A Hybrid Operating Room is an advanced procedural space that combines a traditional operating room with an image guided interventional suite. This combination allows for highly complex, advanced surgical procedures. Not only are the rooms combined but the teams are combined to form a multi-disciplinary group of clinicians prepared to meet the complex needs of patients.
A Hybrid OR is an aseptic environment that combines surgical equipment, instruments, surgical tables, OR Lights, equipment management systems, and surgical booms along with fixed advanced imaging systems, offering the capability to perform combined image-guided procedures with minimally invasive procedures. These state-of-the-art spaces also allow for the combination of image guided surgery with open procedures. Finally, if the need arises to convert a minimally invasive surgery to an open procedure, these spaces allow for a smooth transition to an open procedure by providing all the necessary capability and personnel in one space.1 Additionally, this technology has led to the development of new procedures that enable greater options for patients with complex disease states.
Patients typically experience a shorter recovery time following a procedure in a Hybrid OR, due to less stress from multiple surgeries. Additionally, patients typically have a shorter length of stay at the hospital because they don't have to recover from multiple procedures, and don't require as many patient management resources.1
Hybrid ORs allow for the ability to attempt a minimally invasive surgery procedure that was once considered unsafe due to the potential of the procedure rapidly converting to an open procedure that requires an equipped environment, specific equipment and personnel.2
A hospital that utilizes a Hybrid OR avoids duplicated equipment, resources, space, supplies and staff allocations to each space. With a Hybrid OR, staff saves time with surgeries as procedures can be booked as one procedure versus two separate procedures. Additionally, a Hybrid OR gives the surgeon the ability to revise the traditional treatment plan and work in the same surgical suite on procedures requiring multiple interventions or modalities.2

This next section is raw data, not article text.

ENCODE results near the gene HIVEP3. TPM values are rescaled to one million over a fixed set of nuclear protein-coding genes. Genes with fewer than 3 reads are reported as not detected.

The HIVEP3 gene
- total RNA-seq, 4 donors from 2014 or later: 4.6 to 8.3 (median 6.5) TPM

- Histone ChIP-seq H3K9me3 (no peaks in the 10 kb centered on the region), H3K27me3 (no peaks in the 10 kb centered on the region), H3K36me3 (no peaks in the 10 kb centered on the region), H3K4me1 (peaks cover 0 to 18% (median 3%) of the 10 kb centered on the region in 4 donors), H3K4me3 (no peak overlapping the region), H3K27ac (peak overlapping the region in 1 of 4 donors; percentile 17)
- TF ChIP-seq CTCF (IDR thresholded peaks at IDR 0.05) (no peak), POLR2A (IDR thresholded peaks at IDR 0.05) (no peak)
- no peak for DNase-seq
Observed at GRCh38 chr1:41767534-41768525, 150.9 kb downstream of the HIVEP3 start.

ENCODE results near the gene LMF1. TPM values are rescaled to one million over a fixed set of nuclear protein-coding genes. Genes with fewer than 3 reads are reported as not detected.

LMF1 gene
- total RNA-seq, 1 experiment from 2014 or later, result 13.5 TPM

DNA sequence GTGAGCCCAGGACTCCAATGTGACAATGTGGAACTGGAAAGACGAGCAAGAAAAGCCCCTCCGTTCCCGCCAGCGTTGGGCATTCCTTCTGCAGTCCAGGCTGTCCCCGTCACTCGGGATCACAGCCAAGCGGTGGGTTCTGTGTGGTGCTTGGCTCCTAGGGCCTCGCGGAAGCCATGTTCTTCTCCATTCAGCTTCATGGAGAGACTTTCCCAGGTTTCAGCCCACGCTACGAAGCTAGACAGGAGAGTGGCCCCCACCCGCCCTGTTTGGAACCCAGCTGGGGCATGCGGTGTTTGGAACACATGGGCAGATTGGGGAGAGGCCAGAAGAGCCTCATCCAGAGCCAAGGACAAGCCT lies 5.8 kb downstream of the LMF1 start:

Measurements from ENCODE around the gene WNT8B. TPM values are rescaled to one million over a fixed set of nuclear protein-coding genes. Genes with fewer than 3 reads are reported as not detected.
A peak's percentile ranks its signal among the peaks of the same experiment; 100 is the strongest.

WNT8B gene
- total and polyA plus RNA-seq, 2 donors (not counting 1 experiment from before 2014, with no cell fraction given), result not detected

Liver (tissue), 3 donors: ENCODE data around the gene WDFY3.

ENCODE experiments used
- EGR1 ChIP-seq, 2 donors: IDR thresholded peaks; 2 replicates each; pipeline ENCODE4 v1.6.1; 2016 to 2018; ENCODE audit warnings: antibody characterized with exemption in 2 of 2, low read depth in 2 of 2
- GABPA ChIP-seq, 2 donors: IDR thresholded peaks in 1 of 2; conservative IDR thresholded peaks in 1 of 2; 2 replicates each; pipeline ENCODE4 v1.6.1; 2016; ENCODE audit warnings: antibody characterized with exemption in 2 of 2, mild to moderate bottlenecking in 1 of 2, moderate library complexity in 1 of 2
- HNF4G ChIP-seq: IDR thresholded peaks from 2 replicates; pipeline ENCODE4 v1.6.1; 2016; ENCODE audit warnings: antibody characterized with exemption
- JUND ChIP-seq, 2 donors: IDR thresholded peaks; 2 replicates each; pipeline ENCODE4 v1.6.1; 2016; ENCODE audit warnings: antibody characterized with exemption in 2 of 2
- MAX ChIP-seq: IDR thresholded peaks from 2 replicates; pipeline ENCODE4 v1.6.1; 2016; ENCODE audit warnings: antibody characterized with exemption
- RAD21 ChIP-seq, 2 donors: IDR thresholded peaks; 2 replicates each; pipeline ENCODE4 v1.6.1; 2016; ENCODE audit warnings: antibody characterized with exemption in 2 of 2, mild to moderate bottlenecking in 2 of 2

Because a Hybrid OR features surgical equipment and imaging in one location, equipment or technology troubleshooting is only needed in one place versus two. Also, a Hybrid OR frees space for standard operating rooms and interventional suites.1
Hybrid ORs help improve patient outcomes, speed patient recovery time and reduce length of patient stays, decreasing cost for the healthcare organization.2
Due to their flexible design and multi-disciplinary resources, more and more procedures are being performed safely and efficiently in Hybrid ORs, including cardiac procedures that were previously performed in cath labs.1
Hybrid ORs allow for many minimally invasive procedures such as Transcatheter Aortic Valve Replacement (TAVR), and Endovascular Aneurysm Repair (EVAR).
Various advanced medical procedures can be performed in a Hybrid OR.
A Hybrid OR involves planning and design with the collaboration of personnel throughout the hospital system, including but not limited to administration, neurosurgeons, cardiologists, facility planners, anesthesiologists, nurses, surgical technologists, and Information Technology (IT) staff.1
The arrangement of medical equipment, operating room supplies, and traffic patterns are workflow factors that all must be considered when planning a Hybrid OR.
There are a variety of challenges when planning and designing a Hybrid OR, including equipment integration, patient flow, capital expense, vendor coordination, radiation safety, space and workflow requirements. Successful Hybrid operating room projects have several factors in common, including multidisciplinary project team, clinician involvement upfront and throughout, early identification of vendor partners with a proven track record of hybrid room design and equipment outfitting that is customized to meet the facility's vision.
The average size of a Hybrid Operating Room is 1,100 square feet. A standard OR, on average, is roughly 600 square feet. When planning a Hybrid OR, ceiling heights and ceiling support structures should be evaluated and considered. A positive pressure laminar airflow system is recommended to maintain an OR level of sterility, specifically if space will be used for neurosurgery and orthopedic trauma procedures.3
The project time-line from the initial decision to build a hybrid OR to the completion of the project will depend on whether an existing space is being retrofitted or if it is a new construction project. New construction can be up to 2 years, while a retrofitting project will be somewhat less depending on the existing structure. A carefully planned project that includes bringing together key stakeholders and trusted vendors early in the project can significantly shorten the time and reduce the risk along the way. Making vendor and design decisions up front will assist in the organization and success of the project.
The multidisciplinary team includes clinicians trained in their specialty. Additional training will include new workflow of the Hybrid OR, cross training on equipment so personnel can assist one another as cases move from one phase to another, and training on any new procedure contemplated.
In addition to all standard operating room equipment, Hybrid Operating Rooms require fixed advanced imaging systems, control rooms, advanced integration with multiple monitors, separate equipment storage room, and high band width for many sources and destinations. They will also require a wide array of diagnostic equipment from ultrasounds to recording systems.
3. Schaadt, J., & Landau, B. (2013). Hybrid OR 101: A Primer for the OR Nurse. AORN Journal, 97(1), 81-100. doi:10.1016/j.aorn.2012.10.009